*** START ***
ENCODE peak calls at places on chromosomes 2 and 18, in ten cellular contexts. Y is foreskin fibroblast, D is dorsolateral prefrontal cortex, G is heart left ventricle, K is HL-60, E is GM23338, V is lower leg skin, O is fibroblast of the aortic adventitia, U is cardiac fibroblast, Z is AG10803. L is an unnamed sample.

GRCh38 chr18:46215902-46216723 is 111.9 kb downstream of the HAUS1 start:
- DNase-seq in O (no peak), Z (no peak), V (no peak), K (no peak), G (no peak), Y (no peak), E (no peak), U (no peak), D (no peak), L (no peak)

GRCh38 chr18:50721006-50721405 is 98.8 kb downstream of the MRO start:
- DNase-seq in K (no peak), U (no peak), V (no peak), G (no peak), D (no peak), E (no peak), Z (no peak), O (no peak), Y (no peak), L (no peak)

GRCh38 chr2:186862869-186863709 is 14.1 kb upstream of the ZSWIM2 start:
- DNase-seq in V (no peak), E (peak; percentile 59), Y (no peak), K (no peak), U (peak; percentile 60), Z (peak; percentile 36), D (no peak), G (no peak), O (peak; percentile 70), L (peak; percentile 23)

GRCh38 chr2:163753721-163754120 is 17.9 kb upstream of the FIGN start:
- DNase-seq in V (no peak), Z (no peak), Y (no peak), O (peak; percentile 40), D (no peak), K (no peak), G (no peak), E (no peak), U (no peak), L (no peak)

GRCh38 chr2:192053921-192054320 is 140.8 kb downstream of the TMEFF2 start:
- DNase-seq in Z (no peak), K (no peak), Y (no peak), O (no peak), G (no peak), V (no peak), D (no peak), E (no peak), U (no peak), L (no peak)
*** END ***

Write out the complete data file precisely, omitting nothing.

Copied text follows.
ENCODE peak calls at places on chromosomes 2 and 18, in ten cellular contexts. Y is foreskin fibroblast, D is dorsolateral prefrontal cortex, G is heart left ventricle, K is HL-60, E is GM23338, V is lower leg skin, O is fibroblast of the aortic adventitia, U is cardiac fibroblast, Z is AG10803. L is an unnamed sample.

GRCh38 chr18:46215902-46216723 is 111.9 kb downstream of the HAUS1 start:
- DNase-seq in O (no peak), Z (no peak), V (no peak), K (no peak), G (no peak), Y (no peak), E (no peak), U (no peak), D (no peak), L (no peak)

GRCh38 chr18:50721006-50721405 is 98.8 kb downstream of the MRO start:
- DNase-seq in K (no peak), U (no peak), V (no peak), G (no peak), D (no peak), E (no peak), Z (no peak), O (no peak), Y (no peak), L (no peak)

GRCh38 chr2:186862869-186863709 is 14.1 kb upstream of the ZSWIM2 start:
- DNase-seq in V (no peak), E (peak; percentile 59), Y (no peak), K (no peak), U (peak; percentile 60), Z (peak; percentile 36), D (no peak), G (no peak), O (peak; percentile 70), L (peak; percentile 23)

GRCh38 chr2:163753721-163754120 is 17.9 kb upstream of the FIGN start:
- DNase-seq in V (no peak), Z (no peak), Y (no peak), O (peak; percentile 40), D (no peak), K (no peak), G (no peak), E (no peak), U (no peak), L (no peak)

GRCh38 chr2:192053921-192054320 is 140.8 kb downstream of the TMEFF2 start:
- DNase-seq in Z (no peak), K (no peak), Y (no peak), O (no peak), G (no peak), V (no peak), D (no peak), E (no peak), U (no peak), L (no peak)